Joined: 20 years ago
Posts: 653
 

What some call damage I refer to as mojo, or you can just call it personality. Most of that is pretty much cosmetic; it just depends on if you can live with a few scratches or if it'll bother you. For me, that wouldn't put me off from a Seagull at all. I'm looking forward to trying one out. I'm afraid I'll start GASing wishing I had the money for it and my first electric. At the same time.

My current Yamaha accoustic seems to be built like a tank. I've hit the headstock against the low basement ceiling, door jams, had it slide off my lap and hit a bed rail. Before I had a guitar stand it would rest against things and fall over all the time. I've dropped keys and toe nail clippers on it, too. After all that I couldn't spot any dings except one, and a few scratches you can't see unless the light hits it juuust right. And what exactly is the problem? it's tone leaves something to be desired. Not "bad", but it has it's own qualities that make it different. I'ed like to get a more conventional mellow/warmer accoustic sound out of it, it's a really bright guitar.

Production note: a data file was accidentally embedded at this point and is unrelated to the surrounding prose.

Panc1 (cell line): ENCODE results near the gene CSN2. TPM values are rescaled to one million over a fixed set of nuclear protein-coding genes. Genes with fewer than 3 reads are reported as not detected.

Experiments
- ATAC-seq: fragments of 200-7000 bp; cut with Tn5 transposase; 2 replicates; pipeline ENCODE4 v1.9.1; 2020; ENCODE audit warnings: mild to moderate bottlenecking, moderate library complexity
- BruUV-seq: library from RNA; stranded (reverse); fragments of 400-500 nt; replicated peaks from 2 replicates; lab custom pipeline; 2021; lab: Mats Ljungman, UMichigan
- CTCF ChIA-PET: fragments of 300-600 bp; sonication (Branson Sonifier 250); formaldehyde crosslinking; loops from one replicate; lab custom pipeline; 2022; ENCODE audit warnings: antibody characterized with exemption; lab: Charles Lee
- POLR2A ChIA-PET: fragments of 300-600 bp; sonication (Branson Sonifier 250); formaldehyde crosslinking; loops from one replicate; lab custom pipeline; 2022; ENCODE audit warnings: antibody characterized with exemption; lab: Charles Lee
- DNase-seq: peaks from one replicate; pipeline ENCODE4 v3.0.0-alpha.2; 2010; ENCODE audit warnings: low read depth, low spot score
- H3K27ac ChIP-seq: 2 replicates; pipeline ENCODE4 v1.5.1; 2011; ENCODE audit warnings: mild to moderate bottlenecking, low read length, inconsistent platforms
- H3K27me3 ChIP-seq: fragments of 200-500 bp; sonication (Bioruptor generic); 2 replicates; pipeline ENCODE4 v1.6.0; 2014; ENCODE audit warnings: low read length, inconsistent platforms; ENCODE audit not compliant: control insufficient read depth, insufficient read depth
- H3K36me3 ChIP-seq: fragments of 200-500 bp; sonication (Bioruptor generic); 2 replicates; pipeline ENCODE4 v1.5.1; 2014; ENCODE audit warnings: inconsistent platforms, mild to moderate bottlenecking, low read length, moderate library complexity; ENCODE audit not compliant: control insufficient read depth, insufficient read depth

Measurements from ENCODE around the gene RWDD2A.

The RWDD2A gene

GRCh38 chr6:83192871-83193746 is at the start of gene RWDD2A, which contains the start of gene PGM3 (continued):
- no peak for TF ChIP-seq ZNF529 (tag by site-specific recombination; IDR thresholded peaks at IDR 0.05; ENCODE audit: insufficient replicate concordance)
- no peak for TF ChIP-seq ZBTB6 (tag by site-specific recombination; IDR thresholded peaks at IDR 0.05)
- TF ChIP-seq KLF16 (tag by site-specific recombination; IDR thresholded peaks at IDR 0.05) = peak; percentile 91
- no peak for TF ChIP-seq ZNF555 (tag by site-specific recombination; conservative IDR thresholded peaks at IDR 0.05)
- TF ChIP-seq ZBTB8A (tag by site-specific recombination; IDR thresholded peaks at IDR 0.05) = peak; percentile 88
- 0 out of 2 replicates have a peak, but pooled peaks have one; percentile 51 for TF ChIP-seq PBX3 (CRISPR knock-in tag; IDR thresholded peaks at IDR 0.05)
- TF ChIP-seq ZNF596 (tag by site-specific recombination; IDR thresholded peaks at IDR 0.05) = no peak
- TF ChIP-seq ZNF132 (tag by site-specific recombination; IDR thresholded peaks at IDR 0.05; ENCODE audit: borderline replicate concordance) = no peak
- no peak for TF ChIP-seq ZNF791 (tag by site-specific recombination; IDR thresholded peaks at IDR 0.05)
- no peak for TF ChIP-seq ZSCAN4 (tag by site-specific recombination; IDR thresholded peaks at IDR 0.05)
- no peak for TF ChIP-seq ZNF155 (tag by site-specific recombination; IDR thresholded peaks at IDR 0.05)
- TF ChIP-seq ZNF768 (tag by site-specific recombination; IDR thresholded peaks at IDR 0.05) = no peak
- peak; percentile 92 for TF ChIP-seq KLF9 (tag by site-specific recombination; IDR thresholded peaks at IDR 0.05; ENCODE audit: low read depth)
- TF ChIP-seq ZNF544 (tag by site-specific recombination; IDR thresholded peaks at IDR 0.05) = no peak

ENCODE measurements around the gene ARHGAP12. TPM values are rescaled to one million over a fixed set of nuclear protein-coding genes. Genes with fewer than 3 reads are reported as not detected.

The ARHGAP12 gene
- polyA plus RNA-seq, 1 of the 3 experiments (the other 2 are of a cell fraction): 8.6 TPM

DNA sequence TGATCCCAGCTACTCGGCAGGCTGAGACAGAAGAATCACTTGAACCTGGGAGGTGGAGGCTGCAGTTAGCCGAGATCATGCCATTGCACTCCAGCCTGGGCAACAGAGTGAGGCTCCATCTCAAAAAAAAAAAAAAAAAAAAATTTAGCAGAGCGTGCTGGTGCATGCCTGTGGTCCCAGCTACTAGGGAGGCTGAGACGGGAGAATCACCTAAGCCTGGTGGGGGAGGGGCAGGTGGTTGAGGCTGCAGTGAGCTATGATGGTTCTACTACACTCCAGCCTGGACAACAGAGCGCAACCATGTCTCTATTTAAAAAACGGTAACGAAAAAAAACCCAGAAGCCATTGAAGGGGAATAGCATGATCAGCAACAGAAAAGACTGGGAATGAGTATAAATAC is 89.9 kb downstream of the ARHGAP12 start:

Eh, I probably just threadjacked. Oh well...

-Metaellihead


   
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(@nicktorres)
Illustrious Member
Joined: 16 years ago
Posts: 5381
 

I have a Seagull Artist Folk, which for all intents and purposes has no finish.

Yep, it has a few dents from picks, but nothing really noticeable.

I wouldn't worry about it. The unbelievable tone for the money more than makes up for it.


   
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(@danrobertson)
Eminent Member
Joined: 19 years ago
Posts: 35
 

I have a S6+ cedar and it does get easily scratch due to, as Nick says no finish. The fact it has no finish is supposed to help it age faster but I have heard of the soundhole started to get heavily damaged after a number of years but as long as you look after your equipment you should be fine.